Wired got an interesting scoop from Intel this week: Google has been buying chips directly from Intel for five years, bypassing traditional data center infrastructure vendors to build its own servers, storage and networking devices.
According to Wired‘s Robert McMillan:
“It’s certainly not anything that the companies involved discussed openly, so it is kind of a big deal that they said something on the record,” says Dean McCarron, who runs Mercury Research. McCarron reckons that about 10 percent of the approximately 16 million server chips sold each year go to big internet companies that are skipping the mainstream server vendors.
One of the reasons that data center operators are so hush-hush about their purchasing decisions is that they don’t want to tip their hand whenever they’re adding capacity. That can drive up prices for other components of the build out — bumping up costs for everything from real estate to networking gear.
Obviously, very few cloud providers have the means or motivation to follow Google’s footsteps here. And while Google’s strategy is grounded in using custom hardware to build a competitive advantage, it echoes something I’ve heard anecdotally from cloud providers big and small: Vendors often aren’t meeting their needs, so they’ve taken to building their own systems.
This is no shocker for the larger providers, particularly the telcos, which have long developed custom systems and applications through their internal research and development divisions. Nor have I heard about a consistent area of complaint among cloud providers adopting a do-it-yourself strategy — sometimes it’s with networking, sometimes storage, sometimes platforms. But it seems those anecdotes and stories like this one from Wired — in addition to the growing interest in open source projects like OpenStack and OpenFlow – all seem to point toward the suggestion that either vendors aren’t satisfying cloud provider needs, or data center infrastructure has become such a differentiator that it’s better to build rather than buy.
Either way, it’s not good news for vendors.]]>
If purchasing cloud computing infrastructure were as easily customizable as ordering a pizza, cloud providers such as Rackspace and Terremark wouldn’t be gravitating toward the Open Data Center Alliance and Facebook’s Open Compute project for guidance on customizing cloud servers to meet their needs.
Unfortunately for providers, purchasing cloud servers today is like only being able to order a pizza that automatically comes with extra cheese, pepperoni, sausage, anchovies, spinach, grilled chicken, pineapple, mushrooms, onions, ground beef, roasted peppers, olives and artichokes (and as a native New Yorker, it truly pained me to write that. Pineapple has no business on pizza).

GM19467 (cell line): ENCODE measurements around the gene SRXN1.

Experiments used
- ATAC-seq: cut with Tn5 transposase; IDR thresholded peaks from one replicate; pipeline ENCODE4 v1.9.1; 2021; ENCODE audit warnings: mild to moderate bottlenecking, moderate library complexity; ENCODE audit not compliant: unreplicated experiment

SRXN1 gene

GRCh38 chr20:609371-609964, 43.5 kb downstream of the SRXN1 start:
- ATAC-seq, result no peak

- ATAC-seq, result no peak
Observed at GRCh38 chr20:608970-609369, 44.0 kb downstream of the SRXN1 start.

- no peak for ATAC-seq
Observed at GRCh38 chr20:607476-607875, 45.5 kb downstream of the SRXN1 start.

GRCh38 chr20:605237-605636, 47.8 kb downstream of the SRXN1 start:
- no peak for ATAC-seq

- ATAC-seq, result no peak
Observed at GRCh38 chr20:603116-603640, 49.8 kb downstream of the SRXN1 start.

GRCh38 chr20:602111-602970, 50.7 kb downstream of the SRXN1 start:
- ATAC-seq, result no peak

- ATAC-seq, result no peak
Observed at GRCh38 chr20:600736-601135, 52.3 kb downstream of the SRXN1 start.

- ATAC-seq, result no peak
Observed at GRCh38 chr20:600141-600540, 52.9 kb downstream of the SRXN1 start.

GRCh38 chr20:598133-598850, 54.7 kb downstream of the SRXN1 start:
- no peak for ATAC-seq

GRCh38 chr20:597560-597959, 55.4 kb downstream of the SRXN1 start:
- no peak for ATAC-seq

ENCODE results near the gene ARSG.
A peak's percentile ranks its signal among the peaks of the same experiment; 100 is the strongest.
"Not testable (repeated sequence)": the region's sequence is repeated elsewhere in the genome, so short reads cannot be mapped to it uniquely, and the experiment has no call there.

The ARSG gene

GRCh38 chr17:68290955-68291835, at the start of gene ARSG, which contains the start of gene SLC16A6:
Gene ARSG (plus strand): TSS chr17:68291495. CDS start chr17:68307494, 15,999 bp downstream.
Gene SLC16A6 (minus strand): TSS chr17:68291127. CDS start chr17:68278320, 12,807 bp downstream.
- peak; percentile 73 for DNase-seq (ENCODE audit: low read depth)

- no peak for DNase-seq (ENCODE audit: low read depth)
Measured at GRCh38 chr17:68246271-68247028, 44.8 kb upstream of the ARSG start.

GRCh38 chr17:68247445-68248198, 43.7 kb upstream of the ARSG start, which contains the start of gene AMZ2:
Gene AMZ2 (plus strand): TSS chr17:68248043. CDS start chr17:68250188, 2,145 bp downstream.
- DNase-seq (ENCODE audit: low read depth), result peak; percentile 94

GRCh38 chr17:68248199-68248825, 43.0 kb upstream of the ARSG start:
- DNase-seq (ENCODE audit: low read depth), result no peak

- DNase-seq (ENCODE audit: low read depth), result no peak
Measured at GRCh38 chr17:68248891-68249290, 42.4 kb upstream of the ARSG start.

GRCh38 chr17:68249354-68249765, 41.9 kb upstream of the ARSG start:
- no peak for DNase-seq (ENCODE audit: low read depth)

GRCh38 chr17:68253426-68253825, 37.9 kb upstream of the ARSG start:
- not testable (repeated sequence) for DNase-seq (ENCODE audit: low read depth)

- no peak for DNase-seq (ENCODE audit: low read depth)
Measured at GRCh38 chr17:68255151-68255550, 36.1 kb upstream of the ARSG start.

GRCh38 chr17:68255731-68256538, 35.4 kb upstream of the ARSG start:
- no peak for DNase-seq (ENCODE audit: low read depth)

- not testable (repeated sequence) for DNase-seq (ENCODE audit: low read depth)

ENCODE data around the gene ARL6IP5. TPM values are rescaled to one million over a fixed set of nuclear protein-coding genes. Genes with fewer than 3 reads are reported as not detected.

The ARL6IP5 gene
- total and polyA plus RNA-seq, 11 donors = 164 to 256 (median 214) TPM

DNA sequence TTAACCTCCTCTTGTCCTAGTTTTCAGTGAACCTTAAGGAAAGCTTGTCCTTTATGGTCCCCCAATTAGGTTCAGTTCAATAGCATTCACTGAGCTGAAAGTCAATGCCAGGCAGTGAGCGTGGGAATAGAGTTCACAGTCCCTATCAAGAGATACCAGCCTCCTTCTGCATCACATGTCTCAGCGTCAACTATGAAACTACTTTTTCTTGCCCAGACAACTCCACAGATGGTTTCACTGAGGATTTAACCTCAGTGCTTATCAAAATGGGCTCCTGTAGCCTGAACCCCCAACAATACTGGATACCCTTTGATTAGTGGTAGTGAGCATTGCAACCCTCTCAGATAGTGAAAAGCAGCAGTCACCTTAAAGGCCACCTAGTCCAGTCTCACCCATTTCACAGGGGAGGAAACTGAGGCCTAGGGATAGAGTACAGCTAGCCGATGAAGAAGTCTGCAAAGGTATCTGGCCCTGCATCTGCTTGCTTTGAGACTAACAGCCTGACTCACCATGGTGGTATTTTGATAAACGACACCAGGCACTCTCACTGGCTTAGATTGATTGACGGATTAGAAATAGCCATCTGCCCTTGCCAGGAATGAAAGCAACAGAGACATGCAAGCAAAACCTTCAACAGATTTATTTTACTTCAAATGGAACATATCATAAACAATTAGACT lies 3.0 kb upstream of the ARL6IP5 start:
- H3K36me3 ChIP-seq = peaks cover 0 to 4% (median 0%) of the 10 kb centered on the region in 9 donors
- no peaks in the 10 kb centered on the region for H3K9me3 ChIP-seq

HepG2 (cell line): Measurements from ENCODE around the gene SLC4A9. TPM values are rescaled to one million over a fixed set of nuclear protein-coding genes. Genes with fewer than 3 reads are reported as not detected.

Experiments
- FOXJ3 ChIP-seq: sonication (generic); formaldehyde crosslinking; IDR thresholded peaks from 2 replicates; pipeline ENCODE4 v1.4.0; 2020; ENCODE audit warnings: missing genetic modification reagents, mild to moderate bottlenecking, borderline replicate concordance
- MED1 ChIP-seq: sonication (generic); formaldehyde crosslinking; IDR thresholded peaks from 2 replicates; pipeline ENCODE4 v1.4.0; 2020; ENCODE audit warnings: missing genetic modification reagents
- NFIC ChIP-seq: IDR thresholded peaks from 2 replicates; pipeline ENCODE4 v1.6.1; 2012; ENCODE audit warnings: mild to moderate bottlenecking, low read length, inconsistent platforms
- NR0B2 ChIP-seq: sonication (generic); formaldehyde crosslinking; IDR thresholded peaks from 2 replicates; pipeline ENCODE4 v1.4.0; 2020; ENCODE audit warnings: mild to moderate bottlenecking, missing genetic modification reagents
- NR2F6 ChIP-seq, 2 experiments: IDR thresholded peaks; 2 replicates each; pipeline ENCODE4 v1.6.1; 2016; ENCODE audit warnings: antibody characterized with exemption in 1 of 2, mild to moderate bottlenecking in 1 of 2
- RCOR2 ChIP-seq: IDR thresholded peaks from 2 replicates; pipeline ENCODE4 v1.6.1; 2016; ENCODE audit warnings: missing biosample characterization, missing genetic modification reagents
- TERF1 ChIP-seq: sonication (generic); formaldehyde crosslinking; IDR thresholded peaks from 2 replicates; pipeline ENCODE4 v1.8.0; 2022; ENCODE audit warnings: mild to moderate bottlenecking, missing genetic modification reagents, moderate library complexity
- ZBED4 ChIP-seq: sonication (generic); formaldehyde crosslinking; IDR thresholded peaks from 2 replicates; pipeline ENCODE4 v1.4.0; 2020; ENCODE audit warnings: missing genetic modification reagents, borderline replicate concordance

In a data center, those superfluous toppings translate into power-consuming server components that are unnecessary for cloud computing — such as USB ports, videos cards and sound cards — yet come standard on commercial servers.
Dell and HP need to take some pineapple off their pizzas, according to Bloomberg News’ latest look at the incumbent server vendors’ bottom lines (Dell Loses Orders as Facebook Do-It-Yourself Servers Gain). Custom-built servers now account for 20% of the U.S. server market, and vendors’ cloud server dollars are slumping, according to Bloomberg:
Hewlett-Packard, which last month cut its profit forecast for the third time since November, can’t afford to lose momentum in one of its better-performing units. Hewlett-Packard’s revenue from the servers that are typically deployed in so-called cloud- computing data centers rose slower than the industry average in the second quarter, according to Gartner.
Dell, where sales have barely budged for two quarters, needs to keep server customers happy too. Dell’s sales of servers based on PC chips — the type most often used in cloud- computing data centers — grew 4.4 percent in the June period, according to Gartner. Cloud-computing networks store and deliver software and services via the Internet.
In one indication of the growing demand for servers that are being built from the ground up, Intel Corp. (INTC) said its revenue from chips used to craft servers for data centers surged 50 percent in the second quarter.
Will cloud server vendors respond to this demand? Jeff Deacon, Verizon’s managing director for cloud services at Terremark, told us recently that he’s confident the day will come — eventually.
“There are other companies like Google that publish specs on their gear, and some of the interesting things they’re doing around using batteries actually on the server chassis itself, rather than using UPS systems in the data center, to reduce costs significantly,” Deacon said. “I think over time major hardware vendors are going to embrace [those ideas], so I think it’ll be commercially available.”